As a graduate of the George Brown College School of Deaf and Deafblind Studies, you might find yourself being introduced by Dr. Phil one day. This was the case for an alumnus of the Intervenor program who was introduced by Dr. Phil as having trained at the “prestigious George Brown College in Canada.”
This comes as no surprise. Our reputation for sign language interpretation and intervenor training is worldwide. Why? Because we offer some of the only available American Sign Language programs in Ontario and, in the case of the Intervenor program, the only one in Canada.
The demand for these skills far outweighs the supply, which means you will be in demand.
Interpreting opportunities can be found in venues and sectors such as:
- Child-care centres
- Community centres
- Social services agencies
- Community residential settings
- Private homes
- All levels of government
You can also work for yourself. The majority of interpreters are self-employed. Our alumni have the entrepreneurial skills to create their own businesses. Our Intervenor program students and graduates are in demand the world over as well.
If you are looking for an education rich in real-world practice leading to a rewarding career, the George Brown School of Deaf and Deaf Blind Studies is the place to make it happen.
Comments from our students
Bridgette Walker, Pre-Community Service, American Sign Language and Deaf Studies Program, and American Sign Language and Literacy Instructor Program (2013)
Nobody could accuse Bridgette Walker of lacking energy! In addition to pursuing a highly successful athletic career as an alpine skier, between 2005 and 2010 Bridgette completed three programs at George Brown College. Read more...
Ashley Lillie, ASL-English Interpreter Program (2008)
“I always wanted a job that would challenge me and allow me to grow every day. Interpreting offers me that.” Read more...
Anna Lee, ASL-English Interpreter Program (2000)
“ASL is a visual language. You really need to see and feel the work being done. Then you need to come back to the classroom and talk about it. It’s a constant cycle of learning. George Brown gave me excellent training.” Read more...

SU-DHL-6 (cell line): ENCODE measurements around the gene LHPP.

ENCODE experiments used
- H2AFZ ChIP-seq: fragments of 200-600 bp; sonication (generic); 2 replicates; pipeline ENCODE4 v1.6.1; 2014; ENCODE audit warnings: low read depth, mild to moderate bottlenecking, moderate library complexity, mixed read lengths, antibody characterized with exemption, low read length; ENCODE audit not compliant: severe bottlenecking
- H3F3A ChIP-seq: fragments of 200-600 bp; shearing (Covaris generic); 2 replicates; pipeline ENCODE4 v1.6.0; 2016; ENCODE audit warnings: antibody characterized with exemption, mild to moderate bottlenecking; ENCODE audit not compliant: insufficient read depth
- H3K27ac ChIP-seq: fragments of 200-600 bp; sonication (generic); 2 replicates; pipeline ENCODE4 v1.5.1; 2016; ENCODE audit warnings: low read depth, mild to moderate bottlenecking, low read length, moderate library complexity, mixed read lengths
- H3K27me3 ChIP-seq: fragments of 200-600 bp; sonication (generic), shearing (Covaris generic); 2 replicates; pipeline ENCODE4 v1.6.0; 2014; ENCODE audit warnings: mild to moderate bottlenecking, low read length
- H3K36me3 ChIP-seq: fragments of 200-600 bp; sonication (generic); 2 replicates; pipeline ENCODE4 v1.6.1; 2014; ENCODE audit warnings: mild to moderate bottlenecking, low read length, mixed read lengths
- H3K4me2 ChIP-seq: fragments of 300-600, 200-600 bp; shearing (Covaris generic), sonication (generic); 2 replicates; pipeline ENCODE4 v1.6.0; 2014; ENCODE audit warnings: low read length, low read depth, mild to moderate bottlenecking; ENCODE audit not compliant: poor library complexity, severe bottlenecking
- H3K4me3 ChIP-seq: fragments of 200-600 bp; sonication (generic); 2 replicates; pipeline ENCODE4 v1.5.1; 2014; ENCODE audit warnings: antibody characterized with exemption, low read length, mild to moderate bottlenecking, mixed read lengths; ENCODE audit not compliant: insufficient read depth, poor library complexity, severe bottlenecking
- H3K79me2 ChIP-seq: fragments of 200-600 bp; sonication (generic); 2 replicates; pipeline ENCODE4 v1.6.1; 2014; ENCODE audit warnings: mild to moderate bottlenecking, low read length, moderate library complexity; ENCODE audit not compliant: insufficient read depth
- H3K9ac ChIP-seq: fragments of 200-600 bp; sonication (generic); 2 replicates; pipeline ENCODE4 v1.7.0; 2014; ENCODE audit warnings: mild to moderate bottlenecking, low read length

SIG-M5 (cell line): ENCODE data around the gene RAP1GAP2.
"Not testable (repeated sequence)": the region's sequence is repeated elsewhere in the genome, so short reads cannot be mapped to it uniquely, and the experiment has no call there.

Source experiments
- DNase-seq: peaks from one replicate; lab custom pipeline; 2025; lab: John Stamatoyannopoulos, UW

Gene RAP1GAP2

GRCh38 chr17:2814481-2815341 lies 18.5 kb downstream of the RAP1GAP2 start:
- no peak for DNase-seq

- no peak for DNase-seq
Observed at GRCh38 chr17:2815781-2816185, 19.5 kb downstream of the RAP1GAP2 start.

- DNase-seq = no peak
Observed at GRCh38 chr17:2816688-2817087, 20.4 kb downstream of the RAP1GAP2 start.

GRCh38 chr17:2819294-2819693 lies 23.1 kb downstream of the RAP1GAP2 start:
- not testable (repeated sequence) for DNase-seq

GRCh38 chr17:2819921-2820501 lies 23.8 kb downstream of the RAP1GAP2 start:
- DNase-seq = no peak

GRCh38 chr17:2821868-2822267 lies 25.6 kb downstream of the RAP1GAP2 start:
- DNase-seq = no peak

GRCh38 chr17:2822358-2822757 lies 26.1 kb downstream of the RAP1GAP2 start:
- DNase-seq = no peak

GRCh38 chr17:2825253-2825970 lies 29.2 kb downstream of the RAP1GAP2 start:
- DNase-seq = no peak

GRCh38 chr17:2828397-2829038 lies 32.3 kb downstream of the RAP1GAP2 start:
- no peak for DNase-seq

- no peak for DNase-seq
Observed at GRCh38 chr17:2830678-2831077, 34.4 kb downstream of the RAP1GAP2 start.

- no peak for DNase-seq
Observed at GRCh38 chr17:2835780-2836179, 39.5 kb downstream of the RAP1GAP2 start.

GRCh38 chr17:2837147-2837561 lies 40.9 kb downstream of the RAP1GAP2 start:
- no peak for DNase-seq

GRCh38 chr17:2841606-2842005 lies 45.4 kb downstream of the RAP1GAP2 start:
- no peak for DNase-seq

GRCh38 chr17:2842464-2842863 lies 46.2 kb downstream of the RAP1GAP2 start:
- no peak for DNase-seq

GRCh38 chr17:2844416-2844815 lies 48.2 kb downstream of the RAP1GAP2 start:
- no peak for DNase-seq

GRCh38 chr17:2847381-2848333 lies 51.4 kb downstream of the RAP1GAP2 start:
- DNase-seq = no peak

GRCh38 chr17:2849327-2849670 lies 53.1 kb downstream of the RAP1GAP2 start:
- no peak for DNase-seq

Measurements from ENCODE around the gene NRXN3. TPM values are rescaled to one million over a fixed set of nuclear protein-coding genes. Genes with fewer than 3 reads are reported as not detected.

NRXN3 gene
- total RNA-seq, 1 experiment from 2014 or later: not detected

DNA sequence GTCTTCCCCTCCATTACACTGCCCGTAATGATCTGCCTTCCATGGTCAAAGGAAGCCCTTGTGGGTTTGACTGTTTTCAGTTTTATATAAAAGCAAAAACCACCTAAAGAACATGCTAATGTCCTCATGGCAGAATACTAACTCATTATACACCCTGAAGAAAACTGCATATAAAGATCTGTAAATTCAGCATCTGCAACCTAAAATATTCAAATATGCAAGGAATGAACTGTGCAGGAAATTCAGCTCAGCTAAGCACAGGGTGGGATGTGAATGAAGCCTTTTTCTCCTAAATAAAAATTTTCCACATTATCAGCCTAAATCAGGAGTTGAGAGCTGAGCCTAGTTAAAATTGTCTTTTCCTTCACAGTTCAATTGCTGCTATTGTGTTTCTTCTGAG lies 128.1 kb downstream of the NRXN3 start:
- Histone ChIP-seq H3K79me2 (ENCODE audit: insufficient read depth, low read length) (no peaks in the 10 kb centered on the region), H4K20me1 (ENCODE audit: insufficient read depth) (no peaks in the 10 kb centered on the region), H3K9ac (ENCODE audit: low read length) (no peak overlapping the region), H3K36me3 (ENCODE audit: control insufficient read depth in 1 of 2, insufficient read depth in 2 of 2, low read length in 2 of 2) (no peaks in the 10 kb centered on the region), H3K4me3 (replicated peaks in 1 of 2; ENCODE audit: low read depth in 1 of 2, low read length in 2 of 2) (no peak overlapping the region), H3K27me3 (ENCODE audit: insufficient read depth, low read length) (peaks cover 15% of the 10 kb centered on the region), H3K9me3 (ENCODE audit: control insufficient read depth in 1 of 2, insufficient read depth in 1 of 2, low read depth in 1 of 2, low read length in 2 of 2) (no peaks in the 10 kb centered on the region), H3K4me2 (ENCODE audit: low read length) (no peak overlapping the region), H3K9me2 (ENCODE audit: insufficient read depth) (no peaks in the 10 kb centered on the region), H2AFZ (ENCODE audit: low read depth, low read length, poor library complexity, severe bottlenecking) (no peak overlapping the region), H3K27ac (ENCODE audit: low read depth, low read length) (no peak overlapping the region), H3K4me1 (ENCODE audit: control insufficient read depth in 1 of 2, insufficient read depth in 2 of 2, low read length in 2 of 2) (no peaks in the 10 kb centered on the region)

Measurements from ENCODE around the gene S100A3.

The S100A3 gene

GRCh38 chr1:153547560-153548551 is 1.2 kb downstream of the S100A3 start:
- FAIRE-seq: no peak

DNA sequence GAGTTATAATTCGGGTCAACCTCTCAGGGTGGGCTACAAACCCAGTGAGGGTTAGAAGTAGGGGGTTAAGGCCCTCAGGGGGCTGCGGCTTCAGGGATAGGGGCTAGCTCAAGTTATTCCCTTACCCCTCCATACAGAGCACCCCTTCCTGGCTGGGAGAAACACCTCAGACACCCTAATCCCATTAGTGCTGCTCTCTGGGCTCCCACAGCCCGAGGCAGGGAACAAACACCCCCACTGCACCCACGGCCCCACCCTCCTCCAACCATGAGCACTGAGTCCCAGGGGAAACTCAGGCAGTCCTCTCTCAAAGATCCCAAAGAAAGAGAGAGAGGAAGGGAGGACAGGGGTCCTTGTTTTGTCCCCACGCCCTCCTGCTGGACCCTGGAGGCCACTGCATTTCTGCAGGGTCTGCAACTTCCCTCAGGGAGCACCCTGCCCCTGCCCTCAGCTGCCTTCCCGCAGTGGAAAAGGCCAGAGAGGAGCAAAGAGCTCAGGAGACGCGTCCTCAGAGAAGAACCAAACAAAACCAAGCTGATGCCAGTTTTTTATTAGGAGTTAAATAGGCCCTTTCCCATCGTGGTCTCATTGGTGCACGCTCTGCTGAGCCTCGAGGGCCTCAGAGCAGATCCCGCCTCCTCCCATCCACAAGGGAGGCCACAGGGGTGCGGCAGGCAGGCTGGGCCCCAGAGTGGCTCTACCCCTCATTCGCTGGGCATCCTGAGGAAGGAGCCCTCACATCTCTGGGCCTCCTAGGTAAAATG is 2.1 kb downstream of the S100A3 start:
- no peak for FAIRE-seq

Mackenzie Levert, Intervenor for Deaf/Blind Persons (2001)
“The teachers are excellent and very personable. The small classes allowed us to have one-on-one time with the teachers who were always there to answer questions. Every class was unique and everything about the program was unique.” Read more....
Terry Greenland, Intervenor for Deaf/Blind Persons (2006)
"The obvious enthusiasm, commitment, and dedication shown by the George Brown College instructors, impressed and inspired me. And when I began meeting and working with deaf-blind individuals, I was further inspired by their determination, resourcefulness, and courage. It reminded me that I really made the right career choice." Read more...
Patricia Grant, Intervenor for Deaf/Blind Persons (2003)
When she was a child, Patricia Grant watched a movie that changed her life. "As a child I saw the movie "The Miracle Worker" based on the childhood of Helen Keller and I cried," remembers Patricia. "I watch it today and I still cry. It inspired me that she was able to overcome such challenges to live the way she did." Read more...
Mike Glover, ASL-English Interpreter Program (2003)
Growing up with a mother who taught Deaf children, Mike Glover always had a lot of questions for her about the Deaf culture. "I was fascinated by the signing," remembers Mike. Read more...